Horse won't walk straight, and he trips a lot - The Horse Forum
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post #1 of 13 Old 11-09-2011, 08:08 PM Thread Starter
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Smile Horse won't walk straight, and he trips a lot

Hi there! I am new to the forum, & am so glad I found a place with so much helpful information! My question is about a horse I've been riding, I'd appreciate any advice or tips!
So, I've been riding a retired Standardbred harness racer named Jim, he's not mine, but his owners have been kind enough to let me ride since he needs the exercise. He's been off the track for about a year, and he isn't ridden very much, at the moment I'm the only one riding him, but I can only get there about once a week. I am a fairly experienced rider, but have never trained, or retrained a horse.
So the problem I'm having now is that he keeps turning to the right, it's more like sidestepping, and refusing to walk in a straight line. He only does it part of the time, & especially when I turn him around and he doesn't want to go that way. I've been riding him in a small field, and on a grass/dirt full size track, they don't have a ring. We only walk & trot, he's still learning to collect his trot, & has no clue how to canter (i'm not sure how to teach him that, but maybe that's another post!). He moves so far to the right, he starts going off the track, even toward the fence sometimes. I tried turning him in a circle to kind of reorient him, but he gets frustrated until we either get past the part of the track he's doing it in, or turn around.
He also trips over his feet a lot, I don't know if that's related, if there's some foot problem, or I was worried something might be hurting or iritating him instead of him just being stubborn. His hooves could use a trim, but they've said his legs are fine, I'm thinking he might be a little stiff because he's pretty much in the stall all day.
Sorry for the long post, I hope it's clear enough! Thanks!
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post #2 of 13 Old 11-09-2011, 08:15 PM
Green Broke
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Either he is a) just plain stubborn and being a dork because he wants his way and is purposely doing it or b) he has a physical issue somewhere.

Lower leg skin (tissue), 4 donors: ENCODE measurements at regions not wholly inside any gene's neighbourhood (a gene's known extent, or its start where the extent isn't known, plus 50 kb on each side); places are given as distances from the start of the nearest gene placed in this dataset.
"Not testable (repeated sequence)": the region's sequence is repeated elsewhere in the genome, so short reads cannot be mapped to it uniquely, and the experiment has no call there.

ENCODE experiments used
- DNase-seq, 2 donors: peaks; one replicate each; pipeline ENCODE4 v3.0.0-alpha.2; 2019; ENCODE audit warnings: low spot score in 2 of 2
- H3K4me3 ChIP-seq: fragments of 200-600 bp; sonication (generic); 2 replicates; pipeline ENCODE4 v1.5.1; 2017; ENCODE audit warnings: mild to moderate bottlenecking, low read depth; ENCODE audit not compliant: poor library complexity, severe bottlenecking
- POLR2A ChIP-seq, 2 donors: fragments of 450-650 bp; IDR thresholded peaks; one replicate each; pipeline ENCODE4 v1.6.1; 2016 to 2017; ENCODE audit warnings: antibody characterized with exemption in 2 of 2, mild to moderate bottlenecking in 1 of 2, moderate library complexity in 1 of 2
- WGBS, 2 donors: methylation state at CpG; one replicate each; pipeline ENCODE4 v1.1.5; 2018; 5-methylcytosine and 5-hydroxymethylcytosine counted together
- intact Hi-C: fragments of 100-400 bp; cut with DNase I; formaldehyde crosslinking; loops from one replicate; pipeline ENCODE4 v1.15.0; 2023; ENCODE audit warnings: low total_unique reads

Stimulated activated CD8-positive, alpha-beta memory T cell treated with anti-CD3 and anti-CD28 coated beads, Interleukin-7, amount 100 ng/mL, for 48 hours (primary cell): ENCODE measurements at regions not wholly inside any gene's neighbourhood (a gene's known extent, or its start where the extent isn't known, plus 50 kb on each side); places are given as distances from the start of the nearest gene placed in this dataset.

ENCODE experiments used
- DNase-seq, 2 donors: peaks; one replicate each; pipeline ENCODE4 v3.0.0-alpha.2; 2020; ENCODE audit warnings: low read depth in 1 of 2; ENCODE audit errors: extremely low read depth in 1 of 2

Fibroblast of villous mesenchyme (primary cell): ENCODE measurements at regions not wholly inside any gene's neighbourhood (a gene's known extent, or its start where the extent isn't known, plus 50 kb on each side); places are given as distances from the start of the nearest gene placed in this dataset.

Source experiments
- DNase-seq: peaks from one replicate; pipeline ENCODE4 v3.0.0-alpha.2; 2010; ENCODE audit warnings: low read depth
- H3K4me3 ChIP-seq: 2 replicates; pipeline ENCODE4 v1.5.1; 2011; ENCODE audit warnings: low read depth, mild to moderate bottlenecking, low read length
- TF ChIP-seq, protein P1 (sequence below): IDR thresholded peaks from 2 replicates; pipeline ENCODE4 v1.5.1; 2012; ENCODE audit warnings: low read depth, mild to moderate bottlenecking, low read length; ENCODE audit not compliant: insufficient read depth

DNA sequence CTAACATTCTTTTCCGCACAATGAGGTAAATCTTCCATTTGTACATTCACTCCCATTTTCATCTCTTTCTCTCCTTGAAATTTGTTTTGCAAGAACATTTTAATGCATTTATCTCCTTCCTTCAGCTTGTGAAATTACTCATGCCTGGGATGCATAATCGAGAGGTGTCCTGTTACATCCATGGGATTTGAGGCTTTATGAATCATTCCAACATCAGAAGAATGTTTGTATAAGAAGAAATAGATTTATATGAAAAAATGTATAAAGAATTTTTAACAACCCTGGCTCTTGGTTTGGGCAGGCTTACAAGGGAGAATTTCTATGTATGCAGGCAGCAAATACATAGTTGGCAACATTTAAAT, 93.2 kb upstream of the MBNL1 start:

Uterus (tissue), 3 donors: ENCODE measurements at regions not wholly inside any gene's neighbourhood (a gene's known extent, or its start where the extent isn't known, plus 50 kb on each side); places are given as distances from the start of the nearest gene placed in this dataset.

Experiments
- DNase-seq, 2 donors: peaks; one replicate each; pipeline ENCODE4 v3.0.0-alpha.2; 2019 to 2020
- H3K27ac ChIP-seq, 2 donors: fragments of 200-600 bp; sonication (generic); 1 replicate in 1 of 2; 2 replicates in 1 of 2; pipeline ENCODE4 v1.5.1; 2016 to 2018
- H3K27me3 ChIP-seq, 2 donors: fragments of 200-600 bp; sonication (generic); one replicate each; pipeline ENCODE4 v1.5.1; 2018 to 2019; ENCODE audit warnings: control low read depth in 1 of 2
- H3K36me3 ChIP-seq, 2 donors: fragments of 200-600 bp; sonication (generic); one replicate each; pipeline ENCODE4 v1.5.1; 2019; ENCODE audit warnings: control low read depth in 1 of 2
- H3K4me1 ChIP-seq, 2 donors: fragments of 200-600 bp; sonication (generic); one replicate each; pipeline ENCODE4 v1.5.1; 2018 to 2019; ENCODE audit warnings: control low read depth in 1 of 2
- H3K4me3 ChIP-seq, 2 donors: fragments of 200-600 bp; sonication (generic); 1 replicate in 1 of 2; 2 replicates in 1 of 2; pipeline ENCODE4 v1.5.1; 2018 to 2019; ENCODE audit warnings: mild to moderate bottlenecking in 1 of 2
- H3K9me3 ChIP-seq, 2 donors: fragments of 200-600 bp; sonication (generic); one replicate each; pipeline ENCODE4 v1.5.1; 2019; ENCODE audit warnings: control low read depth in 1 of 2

If it's A) you just have to really assert that he isn't going to get away with it.

If it's B) the horse may be stiff somewhere or have a back issue. Unfortunately it would require a vet to check him out to know for sure what and where, and as he isn't your horse, it is slightly out of your hands. Working on flexing him and getting him to really stretch out his body may help, as well as different exercises to get him bending in both directions.

If you feel comfortable with the owners, I would ask them if he has had any injury that they know of, or if he has done this in the past or even if they think he's just testing you out and you need to be more assertive.
Cinnys Whinny is offline  
post #3 of 13 Old 11-09-2011, 08:37 PM
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I would have this horse checked out by a vet. Almost sounds neurological, in which case, could be very dangerous for you to ride. You really want to rule out any physical problems first, constant tripping indicates a problem of some sort.
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post #4 of 13 Old 11-09-2011, 08:54 PM Thread Starter
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Thanks for the advice. I will try some exercises with him, do you know any good stretching exercises for this? He does actually have a scar right across his back, but they haven't mentioned he has any lasting injuries or problems, they seem to think he is a good, sound horse. I don't think he retired because of any injury, he's just at that age, he's 14. I know he's more used to the harness than the saddle, so i also thought maybe I'm unbalancing him, but i think I have a pretty good seat, & I don't think that would explain all his problems anyway. I did mention his tripping problem, and they thought maybe it was just his hooves, or that he doesn't pay attention when he walks. I will ask again, it is a little hard because he's not mine, they would have to decide to get a vet to look at him.
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post #5 of 13 Old 11-09-2011, 09:28 PM
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Yes, it could be hooves -- all part of the physical aspect. If you post pics of him we can let you know if anything stands out, but it wouldn't be a comprehensive analysis like a vet and farrier need to do.
NorthernMama is offline  
post #6 of 13 Old 11-09-2011, 11:41 PM
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Navicular, neurological problems...
bubba13 is offline  
post #7 of 13 Old 11-10-2011, 04:34 AM